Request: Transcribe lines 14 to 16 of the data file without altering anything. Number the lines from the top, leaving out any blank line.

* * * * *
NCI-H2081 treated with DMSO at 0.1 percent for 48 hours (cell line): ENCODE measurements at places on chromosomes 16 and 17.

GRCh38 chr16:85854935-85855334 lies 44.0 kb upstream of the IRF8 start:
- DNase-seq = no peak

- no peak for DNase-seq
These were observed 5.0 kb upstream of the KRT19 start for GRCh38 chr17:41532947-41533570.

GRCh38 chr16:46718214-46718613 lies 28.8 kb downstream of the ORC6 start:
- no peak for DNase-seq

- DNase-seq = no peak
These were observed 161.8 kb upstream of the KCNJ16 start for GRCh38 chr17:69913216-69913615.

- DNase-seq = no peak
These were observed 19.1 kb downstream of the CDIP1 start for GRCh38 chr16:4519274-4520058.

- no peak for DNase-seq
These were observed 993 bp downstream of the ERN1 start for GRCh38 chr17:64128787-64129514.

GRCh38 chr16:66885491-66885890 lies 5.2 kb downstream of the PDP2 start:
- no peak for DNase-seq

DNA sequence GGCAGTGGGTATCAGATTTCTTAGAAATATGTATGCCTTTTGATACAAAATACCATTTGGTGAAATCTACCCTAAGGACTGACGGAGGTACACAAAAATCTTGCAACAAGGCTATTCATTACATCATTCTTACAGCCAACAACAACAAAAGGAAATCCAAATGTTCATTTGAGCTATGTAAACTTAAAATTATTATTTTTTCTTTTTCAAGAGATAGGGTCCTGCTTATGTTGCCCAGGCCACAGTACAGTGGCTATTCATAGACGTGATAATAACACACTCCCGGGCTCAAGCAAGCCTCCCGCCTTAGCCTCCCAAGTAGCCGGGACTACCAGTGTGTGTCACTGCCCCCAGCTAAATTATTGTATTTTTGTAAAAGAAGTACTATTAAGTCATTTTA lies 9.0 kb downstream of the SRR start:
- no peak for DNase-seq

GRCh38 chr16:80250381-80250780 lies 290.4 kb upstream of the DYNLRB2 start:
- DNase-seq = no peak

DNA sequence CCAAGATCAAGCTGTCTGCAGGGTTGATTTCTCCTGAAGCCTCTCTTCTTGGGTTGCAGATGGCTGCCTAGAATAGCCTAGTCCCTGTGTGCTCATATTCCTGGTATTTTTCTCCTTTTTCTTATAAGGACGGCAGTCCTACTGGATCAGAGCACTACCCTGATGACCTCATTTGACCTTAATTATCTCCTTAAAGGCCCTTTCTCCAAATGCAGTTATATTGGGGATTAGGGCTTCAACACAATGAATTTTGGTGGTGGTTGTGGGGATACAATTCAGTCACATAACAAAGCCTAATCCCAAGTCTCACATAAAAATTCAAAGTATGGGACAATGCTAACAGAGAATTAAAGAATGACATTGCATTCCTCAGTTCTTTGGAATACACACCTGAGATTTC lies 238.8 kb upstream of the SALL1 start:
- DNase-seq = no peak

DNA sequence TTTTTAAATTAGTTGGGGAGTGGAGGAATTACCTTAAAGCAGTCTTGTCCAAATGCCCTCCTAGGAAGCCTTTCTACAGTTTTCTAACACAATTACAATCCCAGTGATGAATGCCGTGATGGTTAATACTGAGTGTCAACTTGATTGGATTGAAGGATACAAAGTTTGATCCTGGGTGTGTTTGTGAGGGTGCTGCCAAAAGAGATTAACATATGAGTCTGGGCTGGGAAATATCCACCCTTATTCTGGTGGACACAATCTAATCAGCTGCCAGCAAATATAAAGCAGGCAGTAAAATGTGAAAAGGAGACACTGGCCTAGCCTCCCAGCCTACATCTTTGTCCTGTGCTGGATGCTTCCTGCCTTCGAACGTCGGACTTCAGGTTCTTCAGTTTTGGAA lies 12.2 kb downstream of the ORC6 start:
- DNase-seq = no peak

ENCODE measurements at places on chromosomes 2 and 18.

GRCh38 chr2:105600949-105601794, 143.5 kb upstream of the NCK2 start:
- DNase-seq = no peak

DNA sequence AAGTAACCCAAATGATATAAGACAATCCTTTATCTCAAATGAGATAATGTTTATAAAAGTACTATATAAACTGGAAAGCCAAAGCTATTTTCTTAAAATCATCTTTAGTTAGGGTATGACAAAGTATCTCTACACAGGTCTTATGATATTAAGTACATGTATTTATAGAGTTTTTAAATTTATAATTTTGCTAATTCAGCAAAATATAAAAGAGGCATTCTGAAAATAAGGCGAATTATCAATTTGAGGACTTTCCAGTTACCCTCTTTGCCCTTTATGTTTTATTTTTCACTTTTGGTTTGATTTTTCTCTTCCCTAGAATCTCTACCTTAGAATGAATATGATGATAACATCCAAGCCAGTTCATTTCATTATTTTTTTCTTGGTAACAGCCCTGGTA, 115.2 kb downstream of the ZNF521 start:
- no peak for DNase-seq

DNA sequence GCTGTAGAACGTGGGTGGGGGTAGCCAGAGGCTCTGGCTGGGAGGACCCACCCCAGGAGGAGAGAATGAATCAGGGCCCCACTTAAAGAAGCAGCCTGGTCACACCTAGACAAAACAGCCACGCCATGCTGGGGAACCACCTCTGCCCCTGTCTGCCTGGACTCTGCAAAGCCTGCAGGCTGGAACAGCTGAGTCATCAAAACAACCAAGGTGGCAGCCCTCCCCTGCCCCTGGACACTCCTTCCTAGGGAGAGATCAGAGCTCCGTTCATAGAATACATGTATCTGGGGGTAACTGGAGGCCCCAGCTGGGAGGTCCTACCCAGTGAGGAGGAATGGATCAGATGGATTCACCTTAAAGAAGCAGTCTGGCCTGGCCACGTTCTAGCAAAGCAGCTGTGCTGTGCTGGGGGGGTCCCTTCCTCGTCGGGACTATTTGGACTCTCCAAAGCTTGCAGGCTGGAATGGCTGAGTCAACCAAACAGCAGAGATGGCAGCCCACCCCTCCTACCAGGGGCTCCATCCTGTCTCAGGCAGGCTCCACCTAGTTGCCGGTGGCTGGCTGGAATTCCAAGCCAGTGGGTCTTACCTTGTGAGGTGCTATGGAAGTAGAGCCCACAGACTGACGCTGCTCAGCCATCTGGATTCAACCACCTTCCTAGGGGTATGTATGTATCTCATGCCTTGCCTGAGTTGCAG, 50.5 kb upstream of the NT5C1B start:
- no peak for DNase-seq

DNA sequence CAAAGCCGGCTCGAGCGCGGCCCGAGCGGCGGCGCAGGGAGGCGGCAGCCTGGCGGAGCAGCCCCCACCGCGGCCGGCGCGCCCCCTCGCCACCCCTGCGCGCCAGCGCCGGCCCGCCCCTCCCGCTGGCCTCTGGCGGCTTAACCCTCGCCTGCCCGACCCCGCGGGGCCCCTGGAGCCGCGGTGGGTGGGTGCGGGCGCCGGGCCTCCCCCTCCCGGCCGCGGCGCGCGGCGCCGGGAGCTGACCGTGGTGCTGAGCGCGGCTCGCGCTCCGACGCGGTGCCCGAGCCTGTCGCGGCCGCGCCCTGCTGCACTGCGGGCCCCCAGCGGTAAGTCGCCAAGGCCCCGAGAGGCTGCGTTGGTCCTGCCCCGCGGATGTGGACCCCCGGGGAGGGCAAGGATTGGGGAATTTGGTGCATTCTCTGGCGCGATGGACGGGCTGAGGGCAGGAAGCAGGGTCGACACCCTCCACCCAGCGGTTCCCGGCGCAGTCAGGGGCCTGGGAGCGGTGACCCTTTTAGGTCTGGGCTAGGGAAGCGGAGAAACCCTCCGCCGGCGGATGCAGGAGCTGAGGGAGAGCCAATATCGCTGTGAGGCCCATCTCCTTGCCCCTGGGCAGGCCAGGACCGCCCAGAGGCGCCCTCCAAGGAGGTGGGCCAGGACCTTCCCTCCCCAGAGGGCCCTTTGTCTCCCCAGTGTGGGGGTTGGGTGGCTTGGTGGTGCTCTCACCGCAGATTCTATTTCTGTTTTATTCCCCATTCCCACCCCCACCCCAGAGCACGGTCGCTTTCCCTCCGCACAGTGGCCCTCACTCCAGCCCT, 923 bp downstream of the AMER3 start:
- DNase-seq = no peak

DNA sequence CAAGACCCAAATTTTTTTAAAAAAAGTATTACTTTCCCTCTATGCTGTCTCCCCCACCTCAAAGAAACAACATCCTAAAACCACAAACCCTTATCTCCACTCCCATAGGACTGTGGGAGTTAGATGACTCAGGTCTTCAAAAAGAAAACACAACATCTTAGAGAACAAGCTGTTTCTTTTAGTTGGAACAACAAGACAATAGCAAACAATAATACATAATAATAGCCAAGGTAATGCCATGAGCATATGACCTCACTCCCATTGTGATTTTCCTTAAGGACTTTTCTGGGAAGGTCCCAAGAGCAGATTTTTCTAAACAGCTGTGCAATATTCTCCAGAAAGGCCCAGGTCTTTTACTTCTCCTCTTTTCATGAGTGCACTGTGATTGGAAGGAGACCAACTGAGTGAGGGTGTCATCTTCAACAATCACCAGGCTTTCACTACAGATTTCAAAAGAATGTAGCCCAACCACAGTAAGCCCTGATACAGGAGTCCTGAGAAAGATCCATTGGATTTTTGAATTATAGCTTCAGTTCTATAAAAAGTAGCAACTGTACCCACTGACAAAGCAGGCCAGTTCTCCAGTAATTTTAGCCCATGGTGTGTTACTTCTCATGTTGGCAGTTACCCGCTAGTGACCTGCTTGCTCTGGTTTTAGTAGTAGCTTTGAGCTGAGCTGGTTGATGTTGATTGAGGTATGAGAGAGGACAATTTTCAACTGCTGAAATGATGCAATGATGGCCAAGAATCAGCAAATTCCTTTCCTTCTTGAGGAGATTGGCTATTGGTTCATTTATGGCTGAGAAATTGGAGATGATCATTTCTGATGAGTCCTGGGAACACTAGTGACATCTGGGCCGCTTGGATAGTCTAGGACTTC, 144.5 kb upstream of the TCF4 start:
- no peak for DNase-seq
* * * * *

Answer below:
GRCh38 chr16:66885491-66885890 lies 5.2 kb downstream of the PDP2 start:
- no peak for DNase-seq

DNA sequence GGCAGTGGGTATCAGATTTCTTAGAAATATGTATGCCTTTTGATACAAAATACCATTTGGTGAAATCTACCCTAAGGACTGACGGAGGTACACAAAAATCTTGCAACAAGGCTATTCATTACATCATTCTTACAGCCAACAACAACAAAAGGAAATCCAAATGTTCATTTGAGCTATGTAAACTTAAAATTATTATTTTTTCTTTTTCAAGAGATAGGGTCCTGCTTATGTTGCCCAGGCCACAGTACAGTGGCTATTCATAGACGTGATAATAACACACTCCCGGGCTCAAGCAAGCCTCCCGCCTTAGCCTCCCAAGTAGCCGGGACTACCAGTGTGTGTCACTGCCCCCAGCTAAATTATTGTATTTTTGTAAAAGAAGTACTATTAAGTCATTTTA lies 9.0 kb downstream of the SRR start: